Republicans are right. President Obama’s proposal to raise the taxes of rich people is class warfare. They’re damn right it is, and it’s about time.
It’s about time the president stepped forward and led a revolt against Republican insensitivity to the plight of the middle class and the working class.
Let’s be clear about one thing, however. Obama’s not the aggressor in this war. Republicans have been waging class warfare for decades, decades, at least as far back as FDR’s successful implementation of the Social Security Act, the setting of a national minimum wage and the formation of the Securities and Exchange Commission. The GOP has fought almost all attempts to protect and enhance the lives of working people and the middle class.
It’s class warfare when fat-cat Republicans carry the water for corporate America and the wealthy. It’s class warfare when they resist efforts to provide affordable health care to every citizen, regardless of their income. It’s class warfare when they try to dismantle social security, when they fail to provide adequate benefits to active and retired military personnel, when they work to overturn workplace and environmental protections, when they endeavor to cut back entitlement programs such as Medicaid, Medicare, Aid to Dependent Children, and school lunch programs.
Now, it could be argued Democrats started class warfare by passing all that progressive legislation. Guilty. With an explanation. Government has an obligation to care for and protect its citizens, not just in times of actual war but also when natural and man-made disasters jeopardize safety and even our existence. The Depression, poverty and discrimination fostered the need for corrective actions. Industry and private wealth have shown no continuous commitment to care for our countrymen, leaving it to government to hold the safety net for tens of millions of our citizens.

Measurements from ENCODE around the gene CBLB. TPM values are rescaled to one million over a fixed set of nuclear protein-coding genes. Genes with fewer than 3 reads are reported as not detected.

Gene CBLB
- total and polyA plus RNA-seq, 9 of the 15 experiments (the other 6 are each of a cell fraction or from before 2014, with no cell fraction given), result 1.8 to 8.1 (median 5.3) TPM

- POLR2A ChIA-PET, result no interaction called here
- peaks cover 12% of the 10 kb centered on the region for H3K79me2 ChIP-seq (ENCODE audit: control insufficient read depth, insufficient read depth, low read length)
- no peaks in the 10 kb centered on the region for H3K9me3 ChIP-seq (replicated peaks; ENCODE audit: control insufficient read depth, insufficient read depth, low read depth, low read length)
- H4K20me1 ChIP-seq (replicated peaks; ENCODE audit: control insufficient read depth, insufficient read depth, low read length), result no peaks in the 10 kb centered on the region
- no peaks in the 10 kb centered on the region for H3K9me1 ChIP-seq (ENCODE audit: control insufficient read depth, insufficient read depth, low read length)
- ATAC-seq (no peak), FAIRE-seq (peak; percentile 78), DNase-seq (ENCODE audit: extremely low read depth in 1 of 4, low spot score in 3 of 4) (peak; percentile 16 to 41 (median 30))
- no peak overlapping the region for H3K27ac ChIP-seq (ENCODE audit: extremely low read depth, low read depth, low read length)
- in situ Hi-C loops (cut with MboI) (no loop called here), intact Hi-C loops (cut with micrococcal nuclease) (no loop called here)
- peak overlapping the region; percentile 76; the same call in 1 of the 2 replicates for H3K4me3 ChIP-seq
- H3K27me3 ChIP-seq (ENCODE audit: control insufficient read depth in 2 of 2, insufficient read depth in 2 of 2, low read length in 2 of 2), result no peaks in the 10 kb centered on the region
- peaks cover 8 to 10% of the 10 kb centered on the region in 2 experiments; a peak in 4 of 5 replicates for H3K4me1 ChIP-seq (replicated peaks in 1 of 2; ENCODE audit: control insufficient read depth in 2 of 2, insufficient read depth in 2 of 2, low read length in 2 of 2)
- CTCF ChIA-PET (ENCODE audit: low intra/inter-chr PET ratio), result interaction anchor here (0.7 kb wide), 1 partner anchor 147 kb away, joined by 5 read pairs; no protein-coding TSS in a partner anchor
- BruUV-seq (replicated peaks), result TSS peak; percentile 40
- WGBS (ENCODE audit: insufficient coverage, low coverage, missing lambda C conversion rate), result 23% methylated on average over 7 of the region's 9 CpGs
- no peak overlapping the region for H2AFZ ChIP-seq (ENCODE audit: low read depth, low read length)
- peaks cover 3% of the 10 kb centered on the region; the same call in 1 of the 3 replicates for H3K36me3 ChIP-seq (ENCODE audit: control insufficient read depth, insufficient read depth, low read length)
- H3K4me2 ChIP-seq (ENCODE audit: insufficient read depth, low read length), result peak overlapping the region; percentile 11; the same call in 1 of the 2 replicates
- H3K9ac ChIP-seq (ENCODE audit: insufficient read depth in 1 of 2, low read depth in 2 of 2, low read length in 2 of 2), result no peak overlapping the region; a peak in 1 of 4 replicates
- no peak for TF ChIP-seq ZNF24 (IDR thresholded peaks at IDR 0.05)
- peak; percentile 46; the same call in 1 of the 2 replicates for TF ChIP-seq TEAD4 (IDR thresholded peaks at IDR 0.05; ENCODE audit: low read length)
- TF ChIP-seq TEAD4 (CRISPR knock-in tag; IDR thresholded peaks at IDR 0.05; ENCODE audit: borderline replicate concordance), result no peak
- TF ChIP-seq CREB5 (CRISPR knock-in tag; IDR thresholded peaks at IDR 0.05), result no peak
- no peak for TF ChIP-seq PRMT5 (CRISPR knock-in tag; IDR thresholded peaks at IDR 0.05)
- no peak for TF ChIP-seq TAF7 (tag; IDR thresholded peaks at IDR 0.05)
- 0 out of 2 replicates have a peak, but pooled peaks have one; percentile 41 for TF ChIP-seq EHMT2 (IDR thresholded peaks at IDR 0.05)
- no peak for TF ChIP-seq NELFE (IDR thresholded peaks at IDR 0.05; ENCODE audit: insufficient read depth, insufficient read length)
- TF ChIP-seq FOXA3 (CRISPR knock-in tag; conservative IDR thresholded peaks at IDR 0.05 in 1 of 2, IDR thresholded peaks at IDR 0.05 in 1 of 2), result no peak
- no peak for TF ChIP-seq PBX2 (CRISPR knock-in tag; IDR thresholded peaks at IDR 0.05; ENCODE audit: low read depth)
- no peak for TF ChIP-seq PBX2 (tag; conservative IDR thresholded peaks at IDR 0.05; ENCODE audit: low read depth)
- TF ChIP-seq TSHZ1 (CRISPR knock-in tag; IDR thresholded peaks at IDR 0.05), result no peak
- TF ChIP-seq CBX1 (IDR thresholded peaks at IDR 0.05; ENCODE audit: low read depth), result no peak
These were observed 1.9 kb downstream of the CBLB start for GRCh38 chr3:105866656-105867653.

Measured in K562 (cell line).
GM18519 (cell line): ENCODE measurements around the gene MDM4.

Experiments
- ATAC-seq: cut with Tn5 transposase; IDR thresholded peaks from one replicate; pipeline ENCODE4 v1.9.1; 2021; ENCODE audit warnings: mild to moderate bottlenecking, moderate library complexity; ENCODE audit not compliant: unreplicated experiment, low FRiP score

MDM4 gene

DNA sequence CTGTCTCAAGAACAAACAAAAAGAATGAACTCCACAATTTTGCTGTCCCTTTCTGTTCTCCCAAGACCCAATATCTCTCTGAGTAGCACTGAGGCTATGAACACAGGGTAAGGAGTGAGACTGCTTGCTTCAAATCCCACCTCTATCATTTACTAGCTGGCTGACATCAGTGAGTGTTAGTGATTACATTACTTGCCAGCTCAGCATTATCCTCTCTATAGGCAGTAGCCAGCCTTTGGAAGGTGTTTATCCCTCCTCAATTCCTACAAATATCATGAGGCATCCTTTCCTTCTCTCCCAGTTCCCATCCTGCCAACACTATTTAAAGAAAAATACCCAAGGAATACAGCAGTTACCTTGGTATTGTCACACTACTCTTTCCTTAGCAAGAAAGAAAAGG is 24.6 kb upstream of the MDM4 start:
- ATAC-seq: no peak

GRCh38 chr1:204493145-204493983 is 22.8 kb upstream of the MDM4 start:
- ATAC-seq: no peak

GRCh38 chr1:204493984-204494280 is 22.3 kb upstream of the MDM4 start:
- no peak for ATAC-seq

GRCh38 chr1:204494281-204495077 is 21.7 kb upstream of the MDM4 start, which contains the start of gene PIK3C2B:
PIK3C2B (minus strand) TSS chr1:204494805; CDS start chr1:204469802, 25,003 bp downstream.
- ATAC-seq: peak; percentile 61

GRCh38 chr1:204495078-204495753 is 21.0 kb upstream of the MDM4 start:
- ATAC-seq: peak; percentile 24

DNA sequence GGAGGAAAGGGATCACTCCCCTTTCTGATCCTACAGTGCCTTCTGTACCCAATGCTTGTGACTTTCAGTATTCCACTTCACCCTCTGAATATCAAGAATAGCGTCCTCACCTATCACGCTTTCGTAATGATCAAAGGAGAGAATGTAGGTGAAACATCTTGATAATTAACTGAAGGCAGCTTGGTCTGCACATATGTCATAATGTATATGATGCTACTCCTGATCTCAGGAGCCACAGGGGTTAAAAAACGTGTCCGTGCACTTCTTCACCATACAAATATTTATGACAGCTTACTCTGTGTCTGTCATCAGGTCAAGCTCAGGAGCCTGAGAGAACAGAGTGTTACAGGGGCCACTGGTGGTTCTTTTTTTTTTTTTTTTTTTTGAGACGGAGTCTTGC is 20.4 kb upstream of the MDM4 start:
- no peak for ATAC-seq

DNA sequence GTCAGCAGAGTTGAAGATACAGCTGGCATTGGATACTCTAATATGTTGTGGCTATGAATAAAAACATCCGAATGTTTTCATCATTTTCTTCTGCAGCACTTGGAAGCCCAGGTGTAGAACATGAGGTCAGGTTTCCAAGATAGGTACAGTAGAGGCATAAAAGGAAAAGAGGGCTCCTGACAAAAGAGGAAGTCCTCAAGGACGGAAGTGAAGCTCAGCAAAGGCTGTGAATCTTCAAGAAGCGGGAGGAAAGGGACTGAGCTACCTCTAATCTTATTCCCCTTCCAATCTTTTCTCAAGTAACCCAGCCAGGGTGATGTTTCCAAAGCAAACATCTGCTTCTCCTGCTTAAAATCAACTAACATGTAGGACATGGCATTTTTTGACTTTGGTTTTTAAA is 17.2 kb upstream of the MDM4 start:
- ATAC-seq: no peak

Obama’s problem is one of his own making. Instead of taking advantage of the strategic high ground his 2008 election provided, he has squandered his resources and allowed the GOP to outflank him and redraw the battle lines. Let’s face it—they have a much more effective PR campaign. They have defined Obama as the enemy of the common folk. Only now is he showing a determination to use his veto to exact the quid pro quo tax increase he has asked for in return for cuts in entitlement spending.
In this latest tussle over taxing millionaires, it’s hard to visualize a Republican-controlled Congress acquiescing, not when most members are millionaires themselves. They may be patriotic (well, maybe), but it’s doubtful they’re like billionaire Warren Buffett, willing to pay their fair share.